HP Mini 110 Mi - 1.60 GHz, 512KB L2, 533Mhz FSB; 160GB HD; 2GB Memory;
HP Mini 110 Mi with HP Swirl Imprint Finish with Intel(R) Atom(TM) Processor N270 (1.60GHz, 512KB L2, 533Mhz FSB); 160GB 5400RPM SATA Hard Drive; 2GB DDR2 System Memory (1 Dimm); HP Mobile internet (Mi) software built on Linux. Our Mini 110 Mi Edition is a cool netbook tailored for the Web and entertainment1. It runs on the HP-developed Mobile Internet (Mi) software, which is built on Linux.
As of this date, it's selling on Amazon for $404.00. No reviews on Amazon yet. But Distrowatch.com has a detailed review of an almost identical model (slightly different specs) by Ladislav Bodnar:
First look at HP Mini 110 Mi edition
[...] This particular model of HP Mini comes with Intel Atom N280 processor (1.66 GHz, 512 KB L2, 667 MHz FSB), a 250 GB (5400 RPM) SATA hard disk drive, 2 GB of DDR2 SDRAM, 10.1-inch monitor (maximum resolution 1024x576 pixels), Intel Mobile 945GME Express integrated graphics controller, Intel 82801G audio controller, Broadcom BCM4312 802.11b/g wireless network card, and Atheros AR8132 Ethernet adapter (kernel driver atl1c). It has three USB ports, a port for plugging in an external monitor, an audio port for headphones, a built-in HP webcam, and a 3-cell Lithium Ion battery. It weighs 1.2 kg and cost an equivalent of US$400 (NT$13,000).
The most interesting part of the netbook is, of course, its software. The HP Mi (Mobile Internet) interface is a customised and simplified built of Ubuntu 8.04 LTS ("Hardy Heron"), which was released in April 2008. As such, the software packages aren't particularly up-to-date, with Linux kernel 2.6.24, GNOME 2.24.3, Firefox 3.0.13 and OpenOffice.org 2.4.1 all somewhat older than the current latest versions of these applications. But unlike Windows netbooks, which all come with the same standard (i.e. uncustomisable) desktop interface, HP Mi's default desktop is a different story. It is divided into three columns - the left one shows your emails (once email settings are configured in Thunderbird), the middle column has thumbnails of web pages (similar to Opera's "Speed Dial") and the right column is separated into two parts, with the top one listing any recently played music files, while the bottom one showing recently viewed photos. [...]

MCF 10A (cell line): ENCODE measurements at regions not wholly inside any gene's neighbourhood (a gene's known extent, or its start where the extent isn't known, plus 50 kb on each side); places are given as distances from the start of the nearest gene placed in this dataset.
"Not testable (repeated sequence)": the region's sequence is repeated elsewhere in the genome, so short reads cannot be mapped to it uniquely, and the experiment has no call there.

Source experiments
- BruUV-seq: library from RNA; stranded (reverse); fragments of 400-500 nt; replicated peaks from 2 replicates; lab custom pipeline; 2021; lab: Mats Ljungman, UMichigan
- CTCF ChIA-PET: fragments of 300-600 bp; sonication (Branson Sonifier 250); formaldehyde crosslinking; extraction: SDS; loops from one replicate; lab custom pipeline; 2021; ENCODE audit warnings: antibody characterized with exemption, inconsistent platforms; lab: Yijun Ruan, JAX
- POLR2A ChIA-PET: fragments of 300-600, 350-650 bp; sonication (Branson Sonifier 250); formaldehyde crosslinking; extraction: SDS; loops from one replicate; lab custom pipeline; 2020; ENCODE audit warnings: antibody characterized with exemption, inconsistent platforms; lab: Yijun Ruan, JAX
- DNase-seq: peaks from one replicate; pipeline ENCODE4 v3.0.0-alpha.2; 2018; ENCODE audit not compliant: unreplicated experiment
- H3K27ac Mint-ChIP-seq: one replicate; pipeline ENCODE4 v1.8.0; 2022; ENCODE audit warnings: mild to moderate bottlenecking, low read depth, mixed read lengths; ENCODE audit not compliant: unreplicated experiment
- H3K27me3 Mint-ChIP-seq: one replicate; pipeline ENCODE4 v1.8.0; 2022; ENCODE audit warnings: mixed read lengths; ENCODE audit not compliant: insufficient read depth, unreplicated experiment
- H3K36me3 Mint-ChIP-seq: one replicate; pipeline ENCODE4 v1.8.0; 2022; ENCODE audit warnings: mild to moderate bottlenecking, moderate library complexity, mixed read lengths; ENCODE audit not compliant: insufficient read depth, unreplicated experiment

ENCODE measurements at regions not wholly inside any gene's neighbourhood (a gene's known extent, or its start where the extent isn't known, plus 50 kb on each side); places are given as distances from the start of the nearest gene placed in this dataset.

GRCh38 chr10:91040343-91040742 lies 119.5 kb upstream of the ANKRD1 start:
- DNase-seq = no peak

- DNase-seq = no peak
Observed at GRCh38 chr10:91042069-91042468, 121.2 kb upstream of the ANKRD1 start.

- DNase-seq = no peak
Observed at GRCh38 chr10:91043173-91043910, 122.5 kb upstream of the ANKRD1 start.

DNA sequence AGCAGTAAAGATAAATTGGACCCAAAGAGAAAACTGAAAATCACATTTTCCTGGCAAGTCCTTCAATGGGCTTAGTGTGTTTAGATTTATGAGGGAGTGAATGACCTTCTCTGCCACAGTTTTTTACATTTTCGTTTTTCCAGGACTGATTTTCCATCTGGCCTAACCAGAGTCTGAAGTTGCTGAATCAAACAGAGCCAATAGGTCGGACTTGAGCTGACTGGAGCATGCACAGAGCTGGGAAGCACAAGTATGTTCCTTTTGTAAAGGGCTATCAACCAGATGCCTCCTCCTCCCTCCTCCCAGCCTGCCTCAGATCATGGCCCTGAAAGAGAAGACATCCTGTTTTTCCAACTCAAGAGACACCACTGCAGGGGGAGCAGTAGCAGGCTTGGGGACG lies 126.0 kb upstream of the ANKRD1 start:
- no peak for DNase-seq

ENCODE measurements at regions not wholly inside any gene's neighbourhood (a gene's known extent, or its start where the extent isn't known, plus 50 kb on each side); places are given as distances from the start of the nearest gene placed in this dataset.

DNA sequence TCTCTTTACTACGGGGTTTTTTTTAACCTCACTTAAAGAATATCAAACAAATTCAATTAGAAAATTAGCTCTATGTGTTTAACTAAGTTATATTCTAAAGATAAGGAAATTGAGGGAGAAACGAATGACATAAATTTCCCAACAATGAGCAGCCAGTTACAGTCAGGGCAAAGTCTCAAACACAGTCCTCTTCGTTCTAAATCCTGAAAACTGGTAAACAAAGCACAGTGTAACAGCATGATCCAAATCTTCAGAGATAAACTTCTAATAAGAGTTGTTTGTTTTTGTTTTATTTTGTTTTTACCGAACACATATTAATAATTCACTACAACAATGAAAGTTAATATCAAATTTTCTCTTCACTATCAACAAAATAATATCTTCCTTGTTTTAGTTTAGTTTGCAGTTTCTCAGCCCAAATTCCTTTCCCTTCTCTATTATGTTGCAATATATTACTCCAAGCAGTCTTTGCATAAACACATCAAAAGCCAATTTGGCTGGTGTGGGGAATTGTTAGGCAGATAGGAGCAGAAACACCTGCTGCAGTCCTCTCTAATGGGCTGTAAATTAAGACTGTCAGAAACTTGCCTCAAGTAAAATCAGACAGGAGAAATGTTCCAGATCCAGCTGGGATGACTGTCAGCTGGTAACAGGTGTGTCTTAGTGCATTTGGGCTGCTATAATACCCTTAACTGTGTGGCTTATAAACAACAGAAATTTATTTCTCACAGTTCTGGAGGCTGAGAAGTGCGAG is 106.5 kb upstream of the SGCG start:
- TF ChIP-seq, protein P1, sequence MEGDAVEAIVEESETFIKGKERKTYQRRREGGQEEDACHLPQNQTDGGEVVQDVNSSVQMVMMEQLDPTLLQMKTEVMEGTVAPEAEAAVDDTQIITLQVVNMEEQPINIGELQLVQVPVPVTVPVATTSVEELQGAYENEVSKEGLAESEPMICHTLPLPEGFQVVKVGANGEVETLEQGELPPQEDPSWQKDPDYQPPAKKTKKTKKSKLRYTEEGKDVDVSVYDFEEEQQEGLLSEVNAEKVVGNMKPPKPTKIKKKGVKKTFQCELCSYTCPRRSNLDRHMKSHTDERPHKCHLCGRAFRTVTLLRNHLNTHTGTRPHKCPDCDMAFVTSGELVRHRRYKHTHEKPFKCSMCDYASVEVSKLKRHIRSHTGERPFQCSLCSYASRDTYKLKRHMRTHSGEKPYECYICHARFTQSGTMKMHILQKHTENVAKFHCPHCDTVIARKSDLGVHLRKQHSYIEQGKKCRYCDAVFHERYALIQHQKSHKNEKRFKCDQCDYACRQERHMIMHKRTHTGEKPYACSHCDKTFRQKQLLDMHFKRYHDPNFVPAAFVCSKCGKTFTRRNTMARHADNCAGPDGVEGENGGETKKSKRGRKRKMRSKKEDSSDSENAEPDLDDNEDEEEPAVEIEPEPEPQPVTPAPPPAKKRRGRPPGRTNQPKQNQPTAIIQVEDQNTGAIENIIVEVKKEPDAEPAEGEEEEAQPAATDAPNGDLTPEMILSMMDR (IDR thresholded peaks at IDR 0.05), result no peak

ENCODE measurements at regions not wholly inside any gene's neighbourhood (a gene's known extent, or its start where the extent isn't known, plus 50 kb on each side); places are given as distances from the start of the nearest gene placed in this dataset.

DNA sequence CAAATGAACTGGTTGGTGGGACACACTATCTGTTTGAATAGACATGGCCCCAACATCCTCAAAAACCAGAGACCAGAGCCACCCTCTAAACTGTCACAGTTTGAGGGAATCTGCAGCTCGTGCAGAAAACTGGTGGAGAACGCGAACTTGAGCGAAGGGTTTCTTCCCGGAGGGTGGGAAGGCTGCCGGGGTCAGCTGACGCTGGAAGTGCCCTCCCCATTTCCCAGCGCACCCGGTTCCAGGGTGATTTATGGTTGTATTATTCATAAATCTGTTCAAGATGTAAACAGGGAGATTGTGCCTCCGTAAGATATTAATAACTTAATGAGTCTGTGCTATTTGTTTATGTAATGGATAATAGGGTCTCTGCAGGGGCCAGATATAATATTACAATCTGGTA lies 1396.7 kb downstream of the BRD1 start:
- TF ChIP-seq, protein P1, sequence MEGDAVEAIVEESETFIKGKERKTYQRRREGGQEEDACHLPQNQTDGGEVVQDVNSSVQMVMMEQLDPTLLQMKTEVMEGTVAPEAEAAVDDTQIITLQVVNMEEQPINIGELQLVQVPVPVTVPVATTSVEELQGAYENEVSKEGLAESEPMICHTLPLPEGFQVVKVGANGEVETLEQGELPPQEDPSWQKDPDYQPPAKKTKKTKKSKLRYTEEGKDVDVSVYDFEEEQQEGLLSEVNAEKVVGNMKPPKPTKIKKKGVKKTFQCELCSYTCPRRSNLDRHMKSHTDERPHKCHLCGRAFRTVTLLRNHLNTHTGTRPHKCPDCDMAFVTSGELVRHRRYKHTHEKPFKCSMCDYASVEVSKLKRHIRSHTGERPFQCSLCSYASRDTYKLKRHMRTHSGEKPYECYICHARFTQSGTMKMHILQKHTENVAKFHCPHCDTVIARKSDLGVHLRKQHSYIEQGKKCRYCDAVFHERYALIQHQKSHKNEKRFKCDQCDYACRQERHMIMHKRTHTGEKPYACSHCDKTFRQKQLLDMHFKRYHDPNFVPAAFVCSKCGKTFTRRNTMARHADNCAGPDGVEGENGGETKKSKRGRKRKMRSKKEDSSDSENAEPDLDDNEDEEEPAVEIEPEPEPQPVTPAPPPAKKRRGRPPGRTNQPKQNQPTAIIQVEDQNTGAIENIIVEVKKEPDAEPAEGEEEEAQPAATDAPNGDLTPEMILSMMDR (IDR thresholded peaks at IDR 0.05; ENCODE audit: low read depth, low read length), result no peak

The full review is quite thorough, and includes several screen shots. Ladislav has a few minor complaints, but ultimately gives it a rating of 8 out of 10 stars.
This unit looks very attractive to me, but I've seen cheaper netbooks with XP, that could be converted to Linux. Mind you, not a whole lot cheaper, so the price difference might not matter much in the end.
As tempting as it is, I have to admit I have no pressing NEED for a netbook. So I think I will just wait a bit for some more reviews, to see what happens with other people who buy if first. And perhaps an even better edition will come out in the meantime. But I would love to hear from anyone who bought this, if you would care to leave some comments here.